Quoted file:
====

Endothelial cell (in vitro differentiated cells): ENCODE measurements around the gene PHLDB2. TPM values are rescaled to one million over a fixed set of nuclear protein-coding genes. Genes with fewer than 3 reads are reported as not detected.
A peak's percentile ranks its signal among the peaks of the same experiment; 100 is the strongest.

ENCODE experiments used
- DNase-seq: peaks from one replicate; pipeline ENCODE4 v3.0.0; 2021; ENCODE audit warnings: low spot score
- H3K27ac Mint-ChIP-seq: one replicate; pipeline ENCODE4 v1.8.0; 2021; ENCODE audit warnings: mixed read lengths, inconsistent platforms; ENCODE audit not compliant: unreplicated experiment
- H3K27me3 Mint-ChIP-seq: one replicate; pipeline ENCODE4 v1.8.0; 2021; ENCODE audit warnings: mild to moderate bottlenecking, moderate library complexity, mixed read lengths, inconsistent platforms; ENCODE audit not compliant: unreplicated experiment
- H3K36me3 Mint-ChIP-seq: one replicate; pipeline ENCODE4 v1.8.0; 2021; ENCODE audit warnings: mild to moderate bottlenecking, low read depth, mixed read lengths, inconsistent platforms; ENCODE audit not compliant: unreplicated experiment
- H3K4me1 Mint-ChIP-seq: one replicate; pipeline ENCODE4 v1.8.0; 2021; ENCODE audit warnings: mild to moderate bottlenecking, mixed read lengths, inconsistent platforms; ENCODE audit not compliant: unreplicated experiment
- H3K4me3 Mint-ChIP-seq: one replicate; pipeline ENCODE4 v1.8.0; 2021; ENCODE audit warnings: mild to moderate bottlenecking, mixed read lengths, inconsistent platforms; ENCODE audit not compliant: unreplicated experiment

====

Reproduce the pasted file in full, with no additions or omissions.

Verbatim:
Endothelial cell (in vitro differentiated cells): ENCODE measurements around the gene PHLDB2. TPM values are rescaled to one million over a fixed set of nuclear protein-coding genes. Genes with fewer than 3 reads are reported as not detected.
A peak's percentile ranks its signal among the peaks of the same experiment; 100 is the strongest.

ENCODE experiments used
- DNase-seq: peaks from one replicate; pipeline ENCODE4 v3.0.0; 2021; ENCODE audit warnings: low spot score
- H3K27ac Mint-ChIP-seq: one replicate; pipeline ENCODE4 v1.8.0; 2021; ENCODE audit warnings: mixed read lengths, inconsistent platforms; ENCODE audit not compliant: unreplicated experiment
- H3K27me3 Mint-ChIP-seq: one replicate; pipeline ENCODE4 v1.8.0; 2021; ENCODE audit warnings: mild to moderate bottlenecking, moderate library complexity, mixed read lengths, inconsistent platforms; ENCODE audit not compliant: unreplicated experiment
- H3K36me3 Mint-ChIP-seq: one replicate; pipeline ENCODE4 v1.8.0; 2021; ENCODE audit warnings: mild to moderate bottlenecking, low read depth, mixed read lengths, inconsistent platforms; ENCODE audit not compliant: unreplicated experiment
- H3K4me1 Mint-ChIP-seq: one replicate; pipeline ENCODE4 v1.8.0; 2021; ENCODE audit warnings: mild to moderate bottlenecking, mixed read lengths, inconsistent platforms; ENCODE audit not compliant: unreplicated experiment
- H3K4me3 Mint-ChIP-seq: one replicate; pipeline ENCODE4 v1.8.0; 2021; ENCODE audit warnings: mild to moderate bottlenecking, mixed read lengths, inconsistent platforms; ENCODE audit not compliant: unreplicated experiment